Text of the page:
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Breast Awareness

Breast Awareness


Your breasts are an organ which enables you to provide breast milk for your baby after childbirth.  They are composed of a nipple, fat, glands and a network of ducts through which milk can pass from the glands to the nipple.



Breast cancer
Breast cancer is one of the most common types of cancers found in women. However, survival rates for breast cancer are high with approximately 90% of women now beating the condition. Detecting breast cancer early increases the chance of survival, so breast awareness is crucial. Breast cancer is most common post menopause, so it is recommended that women between the ages of 50 and 74 have a mammogram every second year.


To reduce your risk of breast cancer:

  • eat a nutritious diet, including at least 2 serves of fruit and 5 serves of vegetables each day,
  • reduce your alcohol intake as there’s a strong link between alcohol intake and an increased risk of breast cancer,
  • maintain a healthy weight as being overweight increases your risk of breast cancer,
  • be active as research shows that regular physical activity reduces your risk of breast cancer,
  • be aware of any changes to your breasts and get them checked by a doctor.


Types of changes to look for
Every woman’s breasts are slightly different. It is important to get to know the shape and feel of your breasts so that you will be aware of any changes. It is recommended that you undertake a regular breast self examination by feeling around all of your breast tissue from the collarbone to the bra line and across to each armpit. Look out for the following:

  • a new lump, especially if it’s only in one breast,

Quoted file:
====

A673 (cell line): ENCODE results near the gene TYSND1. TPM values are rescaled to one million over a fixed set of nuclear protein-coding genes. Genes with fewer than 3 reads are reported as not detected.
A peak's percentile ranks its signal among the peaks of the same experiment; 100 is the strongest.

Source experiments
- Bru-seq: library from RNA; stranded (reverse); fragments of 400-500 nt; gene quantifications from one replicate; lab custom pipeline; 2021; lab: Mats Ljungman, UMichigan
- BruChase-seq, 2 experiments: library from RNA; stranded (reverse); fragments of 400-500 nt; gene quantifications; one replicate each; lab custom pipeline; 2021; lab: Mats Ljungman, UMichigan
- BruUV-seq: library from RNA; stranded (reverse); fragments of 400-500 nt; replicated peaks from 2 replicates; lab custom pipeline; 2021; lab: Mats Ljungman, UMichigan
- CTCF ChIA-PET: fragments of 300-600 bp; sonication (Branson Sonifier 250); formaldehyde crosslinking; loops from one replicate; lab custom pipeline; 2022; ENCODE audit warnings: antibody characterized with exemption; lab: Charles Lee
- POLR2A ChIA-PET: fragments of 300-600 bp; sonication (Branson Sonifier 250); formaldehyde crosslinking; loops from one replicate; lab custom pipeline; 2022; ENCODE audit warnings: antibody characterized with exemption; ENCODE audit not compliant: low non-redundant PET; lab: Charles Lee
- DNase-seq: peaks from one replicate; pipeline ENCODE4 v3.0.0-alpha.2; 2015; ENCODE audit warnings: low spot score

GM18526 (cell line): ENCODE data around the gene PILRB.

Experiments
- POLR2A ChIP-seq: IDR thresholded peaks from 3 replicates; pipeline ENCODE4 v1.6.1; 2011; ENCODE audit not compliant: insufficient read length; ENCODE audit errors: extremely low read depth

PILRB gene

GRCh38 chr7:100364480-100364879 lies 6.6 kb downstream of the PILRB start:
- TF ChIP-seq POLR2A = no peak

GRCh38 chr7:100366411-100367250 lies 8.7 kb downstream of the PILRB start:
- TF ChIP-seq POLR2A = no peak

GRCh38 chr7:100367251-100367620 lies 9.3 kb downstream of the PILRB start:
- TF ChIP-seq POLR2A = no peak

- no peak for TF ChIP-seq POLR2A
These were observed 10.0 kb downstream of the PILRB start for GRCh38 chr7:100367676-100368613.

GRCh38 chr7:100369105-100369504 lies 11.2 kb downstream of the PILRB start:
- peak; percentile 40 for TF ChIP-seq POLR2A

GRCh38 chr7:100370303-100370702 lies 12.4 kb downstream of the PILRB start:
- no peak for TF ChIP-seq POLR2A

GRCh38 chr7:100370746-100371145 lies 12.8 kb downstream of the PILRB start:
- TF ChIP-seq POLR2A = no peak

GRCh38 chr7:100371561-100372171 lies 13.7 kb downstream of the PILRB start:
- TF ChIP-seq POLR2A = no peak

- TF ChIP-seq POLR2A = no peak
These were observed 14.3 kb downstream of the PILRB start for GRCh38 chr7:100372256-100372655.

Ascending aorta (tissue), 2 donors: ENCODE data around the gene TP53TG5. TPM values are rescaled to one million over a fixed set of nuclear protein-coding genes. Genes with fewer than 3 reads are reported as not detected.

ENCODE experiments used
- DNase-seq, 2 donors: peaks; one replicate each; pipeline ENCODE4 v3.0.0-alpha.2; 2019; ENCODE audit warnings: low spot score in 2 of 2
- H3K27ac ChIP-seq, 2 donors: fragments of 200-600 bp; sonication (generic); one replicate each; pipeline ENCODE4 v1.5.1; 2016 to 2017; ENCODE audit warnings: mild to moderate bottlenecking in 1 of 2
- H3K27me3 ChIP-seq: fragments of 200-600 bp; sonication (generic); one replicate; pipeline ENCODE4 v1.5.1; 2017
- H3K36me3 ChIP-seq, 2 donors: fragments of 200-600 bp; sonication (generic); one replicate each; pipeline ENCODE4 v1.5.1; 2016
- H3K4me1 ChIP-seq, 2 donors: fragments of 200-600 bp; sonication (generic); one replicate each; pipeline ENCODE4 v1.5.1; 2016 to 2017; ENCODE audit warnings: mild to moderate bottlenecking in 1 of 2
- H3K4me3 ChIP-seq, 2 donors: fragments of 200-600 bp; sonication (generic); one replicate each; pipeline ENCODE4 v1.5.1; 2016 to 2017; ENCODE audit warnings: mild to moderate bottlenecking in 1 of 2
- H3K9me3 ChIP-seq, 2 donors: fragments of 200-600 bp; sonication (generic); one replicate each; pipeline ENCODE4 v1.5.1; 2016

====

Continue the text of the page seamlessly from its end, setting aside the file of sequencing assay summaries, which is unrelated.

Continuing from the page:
• an unexpected change in the size or shape of your breast,
  • changes to a nipple such as a change in colour, crustiness, ulcers or inversion,
  • nipple discharge,
  • redness or dimpling of your breast, and/or
  • consistent pain.

If you experience any of these symptoms, it is wise to seek advice from your local doctor.



Breast conditions
If you do notice changes to your breasts, don’t be alarmed. Changes to your breasts may also indicate:

  • Hormonal fluctuations – some women’s breasts become more swollen and/or lumpy just prior to menstruation
  • Fibroadenomas – harmless lumps of fibrous tissue
  • Cysts – small, fluid-filled sacs
  • Microcalcifications – tiny calcium deposits
  • Breast cancer – most breast changes don’t indicate cancer, but it’s always best to have any concerning changes checked out by your Health Care Professional just to make sure.


The content displayed on this webpage is intended for informational purposes and is a guide only. It does not replace or substitute for professional medical advice, diagnosis or treatment.

Information contained on this webpage must be discussed with an appropriate healthcare professional before making any decisions or taking any action based on the content of this webpage.





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